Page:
SPECIALIST staff have voted to down tools in an industrial dispute expected to "strike at the heart" of the UK's nuclear submarine base on the Clyde.

Around 70 RNAD Coulport nuclear naval base workers have voted to take industrial action in what is described as a "final warning shot" to ABL Alliance, a joint venture which won a 15-year contract from the Ministry of Defence in 2013 to maintain the weapons systems at Coulport.

Unite Scotland has confirmed that its members who provide care and maintenance services for the weapons systems on the Royal Navy nuclear armed submarine fleet took the "historic" decision in a dispute over pay that it says will leave the base severely debilitated.

Some 90.5% of Unite’s members based at RNAD Coulport voted ‘yes’ in support of strike action, and 95.3% supported action short of a strike in a 90% ballot turnout.

The ABL Alliance, made up of AWE plc, Babcock Marine (Clyde) Ltd, and Lockheed Martin UK Strategic Systems Ltd, said it was "disappointed" at the development.

"We are assessing the impact of the proposed action on the programme and will continue to seek a resolution through dialogue with Unite Scotland," it said.

The trade union has confirmed it will now consult its members at RNAD Coulport to consider various forms of industrial action, which it is anticipated will take place from the beginning of October, if there is no breakthrough in pay talks.

Strike action has not been rule out.

Unite said it is understood that due to the specialist nature of the services that even action short of a strike - including an overtime ban - could potentially "cripple" the effective running of operations at the naval bases.

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They Clyde base is home to Britain's fleet of four Vanguard class submarines equipped with Trident nuclear missiles and five other Astute and Trafalgar class nuclear-powered attack submarines.

HeraldScotland:

There were plans to decommission the Vanguards in 2022 as part of the strategic defence and security review (SDSR), but that was extended until 2028.

The ABL Alliance joint venture was awarded a contract by the Ministry of Defence to provide support services for the Trident strategic weapon system back in 2012.

Under the 15-year contract, ABL Alliance provides services for the weapon system at Coulport, as well as the Strategic Weapon Support Building (SWSB) Faslane, which are part of the HM Naval Base Clyde.

AWE workers are involved mainly in the maintenance side of the weapon system operation, whereas the Lockheed Martin workers are responsible for specialist engineering and quality control. Babcock workers provide the Jetty Services at RNAD Coulport. As part of the contract, around 149 MoD civilian posts were transferred to ABL Alliance under the Transfer of Undertakings Protection of Employment (TUPE) Regulations (2006) to deliver support to the Trident system.

The posts include specialist SWS industrial and technical grades, warehousing operatives, logistic support services, supervisors and managers, as well as 39 additional Royal Navy posts.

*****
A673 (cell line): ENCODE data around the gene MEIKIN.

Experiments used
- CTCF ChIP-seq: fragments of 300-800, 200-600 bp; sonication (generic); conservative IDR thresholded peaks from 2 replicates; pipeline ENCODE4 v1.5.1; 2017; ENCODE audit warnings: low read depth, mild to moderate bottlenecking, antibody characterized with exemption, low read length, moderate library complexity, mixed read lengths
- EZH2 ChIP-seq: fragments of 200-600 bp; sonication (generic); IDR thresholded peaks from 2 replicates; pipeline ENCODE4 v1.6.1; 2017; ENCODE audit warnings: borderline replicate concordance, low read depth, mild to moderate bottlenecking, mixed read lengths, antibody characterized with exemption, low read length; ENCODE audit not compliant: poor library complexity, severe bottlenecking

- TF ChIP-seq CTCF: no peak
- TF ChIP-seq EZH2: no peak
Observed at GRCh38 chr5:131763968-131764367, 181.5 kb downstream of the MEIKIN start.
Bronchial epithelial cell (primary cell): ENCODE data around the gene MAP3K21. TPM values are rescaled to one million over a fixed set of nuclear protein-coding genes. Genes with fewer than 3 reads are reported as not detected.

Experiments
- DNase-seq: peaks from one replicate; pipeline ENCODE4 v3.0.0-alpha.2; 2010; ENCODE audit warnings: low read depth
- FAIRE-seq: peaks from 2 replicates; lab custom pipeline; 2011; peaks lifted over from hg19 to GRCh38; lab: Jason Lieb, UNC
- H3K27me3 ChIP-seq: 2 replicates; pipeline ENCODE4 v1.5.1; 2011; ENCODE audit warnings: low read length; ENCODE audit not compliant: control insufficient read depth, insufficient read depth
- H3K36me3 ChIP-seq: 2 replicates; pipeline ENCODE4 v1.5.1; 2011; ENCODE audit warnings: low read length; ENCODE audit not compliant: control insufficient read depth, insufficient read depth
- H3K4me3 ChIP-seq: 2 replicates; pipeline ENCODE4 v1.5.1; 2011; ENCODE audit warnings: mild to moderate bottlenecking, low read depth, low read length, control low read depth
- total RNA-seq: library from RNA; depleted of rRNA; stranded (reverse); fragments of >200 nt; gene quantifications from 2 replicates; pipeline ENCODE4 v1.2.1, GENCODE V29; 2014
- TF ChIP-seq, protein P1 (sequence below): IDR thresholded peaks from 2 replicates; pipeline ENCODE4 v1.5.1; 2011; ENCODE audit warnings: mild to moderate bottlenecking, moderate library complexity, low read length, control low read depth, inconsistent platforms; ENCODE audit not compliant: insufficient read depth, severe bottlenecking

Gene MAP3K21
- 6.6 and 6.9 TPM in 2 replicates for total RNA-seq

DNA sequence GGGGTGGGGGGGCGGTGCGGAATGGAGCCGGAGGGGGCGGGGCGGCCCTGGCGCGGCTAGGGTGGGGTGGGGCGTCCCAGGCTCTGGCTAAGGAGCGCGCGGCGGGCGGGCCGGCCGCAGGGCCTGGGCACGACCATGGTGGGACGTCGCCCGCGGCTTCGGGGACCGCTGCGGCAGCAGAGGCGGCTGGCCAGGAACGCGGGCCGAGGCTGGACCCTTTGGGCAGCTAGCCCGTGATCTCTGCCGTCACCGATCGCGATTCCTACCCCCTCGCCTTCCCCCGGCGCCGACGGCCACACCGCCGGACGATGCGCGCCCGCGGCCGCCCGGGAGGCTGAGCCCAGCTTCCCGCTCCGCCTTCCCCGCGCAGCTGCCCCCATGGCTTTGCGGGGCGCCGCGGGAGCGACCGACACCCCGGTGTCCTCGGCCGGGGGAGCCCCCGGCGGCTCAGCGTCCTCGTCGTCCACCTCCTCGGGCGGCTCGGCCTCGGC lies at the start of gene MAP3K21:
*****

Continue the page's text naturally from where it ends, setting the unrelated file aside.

Stevie Deans, Unite regional coordinating officer, said: “The emphatic vote in support of industrial action at RNAD Coulport is a final warning shot to the ABL Alliance. Let’s be clear about the significance of this result: by over 90% Unite’s members support taking forms of industrial action in a ballot turnout of 90% at the nation’s nuclear naval bases. It’s historic and unprecedented in recent times.

“We have been extremely patient with the ABL Alliance employers. For the record, Unite agreed to delay the pay award for 2020 until this year. Then after reaching a potentially successful resolution to that part of the pay claim, the employers decided to stonewall us for 2021. This is despite the ABL Alliance being highly profitable.

“The reality is that due to the nature of the work performed by our members even an overtime ban could cripple the effective running of operations at RNAD Coulport. If the employers refuse to move quickly, then industrial action will strike at the heart of the nation’s nuclear deterrent in a matter of weeks."

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The pay dispute is over the alleged failure by the ABL Alliance employers to meet Unite’s 2021 wage claim, despite the union agreeing on several occasions to delay pay talks due to the Covid pandemic. Unite say it was mutually agreed that the pay award for 2020 would be negotiated retrospectively, and negotiated currently for 2021. After months of negotiations, a £600 backdated pay uplift to August 1, 2020 was offered, and would be acceptable to Unite members.

However, what Unite described as "the multi-million pound profitable employers" then put forward several "unacceptable" offers for 2021.

So far the ABL Alliance employers have refused to meet the 3.8% RPI inflation pay claimmade by Unite.

The union is concerned that all the companies could afford the pay rise as they were profitable. AWE Plc had an after tax profit of £17.7m in the year to December, 2020, Babcock Marine (Clyde) Ltd turned a £7.3m profit in 2019/20, while Lockheed Martin UK Strategic Systems Ltd was £41m in the black in 2019.